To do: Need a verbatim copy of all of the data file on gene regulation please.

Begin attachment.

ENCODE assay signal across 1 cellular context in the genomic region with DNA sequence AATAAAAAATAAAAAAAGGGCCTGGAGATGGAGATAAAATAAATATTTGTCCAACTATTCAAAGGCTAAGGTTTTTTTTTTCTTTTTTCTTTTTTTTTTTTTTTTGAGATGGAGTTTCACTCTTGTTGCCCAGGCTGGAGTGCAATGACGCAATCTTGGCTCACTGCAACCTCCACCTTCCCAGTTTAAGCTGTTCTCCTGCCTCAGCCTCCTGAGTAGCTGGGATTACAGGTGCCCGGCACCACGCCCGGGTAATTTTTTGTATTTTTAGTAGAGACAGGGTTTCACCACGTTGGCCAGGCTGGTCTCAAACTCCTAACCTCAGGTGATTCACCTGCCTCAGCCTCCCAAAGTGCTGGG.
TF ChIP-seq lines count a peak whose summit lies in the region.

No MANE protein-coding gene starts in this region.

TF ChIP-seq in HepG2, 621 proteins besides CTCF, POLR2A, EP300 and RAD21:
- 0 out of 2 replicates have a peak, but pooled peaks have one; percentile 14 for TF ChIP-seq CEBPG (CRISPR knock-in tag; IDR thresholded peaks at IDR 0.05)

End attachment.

ENCODE assay signal across 1 cellular context in the genomic region with DNA sequence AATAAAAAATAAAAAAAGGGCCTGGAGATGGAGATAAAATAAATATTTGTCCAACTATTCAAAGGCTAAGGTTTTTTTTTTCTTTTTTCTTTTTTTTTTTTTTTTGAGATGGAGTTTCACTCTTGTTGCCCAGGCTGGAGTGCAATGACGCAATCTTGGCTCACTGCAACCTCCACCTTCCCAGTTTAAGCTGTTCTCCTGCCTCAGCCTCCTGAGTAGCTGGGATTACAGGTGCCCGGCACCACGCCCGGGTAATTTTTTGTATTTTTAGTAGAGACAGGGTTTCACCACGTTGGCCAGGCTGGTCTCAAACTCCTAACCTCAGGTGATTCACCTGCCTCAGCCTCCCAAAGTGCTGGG.
TF ChIP-seq lines count a peak whose summit lies in the region.

No MANE protein-coding gene starts in this region.

TF ChIP-seq in HepG2, 621 proteins besides CTCF, POLR2A, EP300 and RAD21:
- 0 out of 2 replicates have a peak, but pooled peaks have one; percentile 14 for TF ChIP-seq CEBPG (CRISPR knock-in tag; IDR thresholded peaks at IDR 0.05)